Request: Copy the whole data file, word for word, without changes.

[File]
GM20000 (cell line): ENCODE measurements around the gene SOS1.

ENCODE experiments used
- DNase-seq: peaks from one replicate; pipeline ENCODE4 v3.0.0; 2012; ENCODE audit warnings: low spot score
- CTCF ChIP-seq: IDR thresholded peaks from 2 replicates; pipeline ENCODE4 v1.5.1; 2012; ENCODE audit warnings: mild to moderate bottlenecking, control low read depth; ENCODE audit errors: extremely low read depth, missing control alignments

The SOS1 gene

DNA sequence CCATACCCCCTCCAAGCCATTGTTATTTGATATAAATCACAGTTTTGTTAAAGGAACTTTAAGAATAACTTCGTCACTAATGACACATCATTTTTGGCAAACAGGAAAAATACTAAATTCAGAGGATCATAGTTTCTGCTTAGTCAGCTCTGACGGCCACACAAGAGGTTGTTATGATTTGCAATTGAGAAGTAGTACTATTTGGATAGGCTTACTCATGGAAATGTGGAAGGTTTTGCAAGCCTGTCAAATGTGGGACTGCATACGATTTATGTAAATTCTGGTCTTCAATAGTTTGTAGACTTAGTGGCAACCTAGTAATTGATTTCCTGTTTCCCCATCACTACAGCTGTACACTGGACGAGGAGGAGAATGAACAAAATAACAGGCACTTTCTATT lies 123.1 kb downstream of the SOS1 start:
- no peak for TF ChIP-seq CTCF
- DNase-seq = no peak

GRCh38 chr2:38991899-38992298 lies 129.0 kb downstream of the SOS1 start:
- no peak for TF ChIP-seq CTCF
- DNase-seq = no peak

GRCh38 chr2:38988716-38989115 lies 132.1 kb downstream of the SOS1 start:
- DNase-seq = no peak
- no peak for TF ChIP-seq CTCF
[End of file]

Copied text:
GM20000 (cell line): ENCODE measurements around the gene SOS1.

ENCODE experiments used
- DNase-seq: peaks from one replicate; pipeline ENCODE4 v3.0.0; 2012; ENCODE audit warnings: low spot score
- CTCF ChIP-seq: IDR thresholded peaks from 2 replicates; pipeline ENCODE4 v1.5.1; 2012; ENCODE audit warnings: mild to moderate bottlenecking, control low read depth; ENCODE audit errors: extremely low read depth, missing control alignments

The SOS1 gene

DNA sequence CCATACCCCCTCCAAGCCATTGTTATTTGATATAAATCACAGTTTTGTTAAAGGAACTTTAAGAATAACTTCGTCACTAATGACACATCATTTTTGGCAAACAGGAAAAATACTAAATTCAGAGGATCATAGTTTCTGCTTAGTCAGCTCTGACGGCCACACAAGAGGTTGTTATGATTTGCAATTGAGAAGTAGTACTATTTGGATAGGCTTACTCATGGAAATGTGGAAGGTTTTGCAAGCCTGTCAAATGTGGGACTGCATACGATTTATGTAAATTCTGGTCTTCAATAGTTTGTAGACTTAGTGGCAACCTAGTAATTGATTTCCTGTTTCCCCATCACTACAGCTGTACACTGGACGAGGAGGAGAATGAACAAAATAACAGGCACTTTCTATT lies 123.1 kb downstream of the SOS1 start:
- no peak for TF ChIP-seq CTCF
- DNase-seq = no peak

GRCh38 chr2:38991899-38992298 lies 129.0 kb downstream of the SOS1 start:
- no peak for TF ChIP-seq CTCF
- DNase-seq = no peak

GRCh38 chr2:38988716-38989115 lies 132.1 kb downstream of the SOS1 start:
- DNase-seq = no peak
- no peak for TF ChIP-seq CTCF